by Lynn Cowart, Cile Johnson and Beverly Kaye
January 05, 2018
For more than a decade, leading human resource strategists have hit on a recurring theme: You want your star players working in the roles that matter most to the business. For example, in 2009 professors Brian Becker, Mark Huselid, and Richard Beatty estimated that in most companies less than 15% of jobs are what they call strategic positions and said management should focus “disproportionate investments” on finding A players for those jobs. USC’s John Boudreau, CEO adviser Ram Charan, and consultants at Bain & Company, McKinsey, and Korn Ferry have made similar arguments.
Building on these ideas, we have identified six leverage roles where you want to make sure you have — and keep — your highest-caliber people. But over and over again in our three decades of experience as talent development and retention specialists, we’ve seen that companies consistently overlook half of them. As a result, these companies risk losing highly effective people in positions that have much greater impact on performance than many leaders realize.
The roles that already tend to get lots of attention at most companies are:
- Indispensable senior leaders. The chief marketing officers at consumer products companies, the heads of design at luxury apparel companies, and the heads of logistics at large retailers are cases in point.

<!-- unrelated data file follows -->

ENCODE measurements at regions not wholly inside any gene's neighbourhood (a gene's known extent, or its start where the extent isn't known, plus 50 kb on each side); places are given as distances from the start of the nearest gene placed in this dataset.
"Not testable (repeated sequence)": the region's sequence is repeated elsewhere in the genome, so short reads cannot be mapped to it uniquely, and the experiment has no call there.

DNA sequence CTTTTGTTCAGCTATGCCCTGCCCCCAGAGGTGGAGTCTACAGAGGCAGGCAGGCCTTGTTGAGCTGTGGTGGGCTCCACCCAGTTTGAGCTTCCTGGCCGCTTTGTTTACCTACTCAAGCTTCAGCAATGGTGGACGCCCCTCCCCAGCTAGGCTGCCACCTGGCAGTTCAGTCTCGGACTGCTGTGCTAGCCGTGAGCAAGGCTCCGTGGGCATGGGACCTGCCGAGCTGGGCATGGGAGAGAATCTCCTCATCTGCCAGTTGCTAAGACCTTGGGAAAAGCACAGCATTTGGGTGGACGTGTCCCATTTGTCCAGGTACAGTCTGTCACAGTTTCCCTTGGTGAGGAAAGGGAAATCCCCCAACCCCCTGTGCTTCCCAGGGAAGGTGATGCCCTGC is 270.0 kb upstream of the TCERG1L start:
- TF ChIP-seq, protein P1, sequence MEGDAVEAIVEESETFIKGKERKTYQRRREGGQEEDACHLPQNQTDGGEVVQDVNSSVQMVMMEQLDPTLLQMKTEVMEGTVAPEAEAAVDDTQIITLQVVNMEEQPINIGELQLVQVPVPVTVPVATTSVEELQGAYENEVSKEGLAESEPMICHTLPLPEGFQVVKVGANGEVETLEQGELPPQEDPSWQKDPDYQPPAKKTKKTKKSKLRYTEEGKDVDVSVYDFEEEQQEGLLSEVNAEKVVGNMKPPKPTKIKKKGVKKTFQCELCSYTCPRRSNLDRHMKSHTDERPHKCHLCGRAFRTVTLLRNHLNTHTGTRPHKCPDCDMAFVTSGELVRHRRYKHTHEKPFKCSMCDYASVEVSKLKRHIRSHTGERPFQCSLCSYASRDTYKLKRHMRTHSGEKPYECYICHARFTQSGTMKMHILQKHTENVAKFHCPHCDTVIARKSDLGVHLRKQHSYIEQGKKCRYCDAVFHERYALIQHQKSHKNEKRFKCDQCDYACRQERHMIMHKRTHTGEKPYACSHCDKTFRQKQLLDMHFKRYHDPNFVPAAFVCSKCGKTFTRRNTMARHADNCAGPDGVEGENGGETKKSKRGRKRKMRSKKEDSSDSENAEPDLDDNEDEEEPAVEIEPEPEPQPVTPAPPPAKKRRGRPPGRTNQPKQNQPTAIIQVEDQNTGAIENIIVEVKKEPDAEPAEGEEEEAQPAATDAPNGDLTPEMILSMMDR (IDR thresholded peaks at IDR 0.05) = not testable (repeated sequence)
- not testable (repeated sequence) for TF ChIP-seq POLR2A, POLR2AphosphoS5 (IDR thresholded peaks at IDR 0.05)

- Connectors in the middle. Although long ignored, these middle management positions have become increasingly recognized as critical to executing a company’s strategy. In sales-driven companies (think pharmaceuticals and industrial equipment), they are often field sales managers who direct dozens of salespeople in the highest-volume regions.
- High-potential future leaders. These are up-and-comers expected to fill the organization’s top management positions.
But most organizations we know give little if any attention to retaining people who occupy three other roles. These overlooked roles are:
- Essential experts. These are jobs in R&D, technology, and other areas vital to a firm’s strategic direction, product development, and process efficiency. These people tend not to have — or want — management responsibilities.
- Customer experience creators. People in this role regularly interact with a company’s most valuable customers and determine whether they stay customers. The jobs are in sales, customer contact centers, and field service positions.